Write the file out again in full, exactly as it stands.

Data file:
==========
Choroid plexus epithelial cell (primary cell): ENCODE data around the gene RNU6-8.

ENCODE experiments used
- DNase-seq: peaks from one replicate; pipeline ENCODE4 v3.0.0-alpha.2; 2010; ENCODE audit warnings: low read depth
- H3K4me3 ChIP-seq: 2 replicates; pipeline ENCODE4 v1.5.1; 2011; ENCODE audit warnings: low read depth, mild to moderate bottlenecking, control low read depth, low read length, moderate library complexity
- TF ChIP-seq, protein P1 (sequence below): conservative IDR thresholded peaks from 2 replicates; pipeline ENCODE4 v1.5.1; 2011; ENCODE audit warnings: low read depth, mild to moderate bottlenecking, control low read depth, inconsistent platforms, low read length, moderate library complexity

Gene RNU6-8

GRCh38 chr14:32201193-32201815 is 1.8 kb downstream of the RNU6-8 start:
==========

Choroid plexus epithelial cell (primary cell): ENCODE data around the gene RNU6-8.

ENCODE experiments used
- DNase-seq: peaks from one replicate; pipeline ENCODE4 v3.0.0-alpha.2; 2010; ENCODE audit warnings: low read depth
- H3K4me3 ChIP-seq: 2 replicates; pipeline ENCODE4 v1.5.1; 2011; ENCODE audit warnings: low read depth, mild to moderate bottlenecking, control low read depth, low read length, moderate library complexity
- TF ChIP-seq, protein P1 (sequence below): conservative IDR thresholded peaks from 2 replicates; pipeline ENCODE4 v1.5.1; 2011; ENCODE audit warnings: low read depth, mild to moderate bottlenecking, control low read depth, inconsistent platforms, low read length, moderate library complexity

Gene RNU6-8

GRCh38 chr14:32201193-32201815 is 1.8 kb downstream of the RNU6-8 start: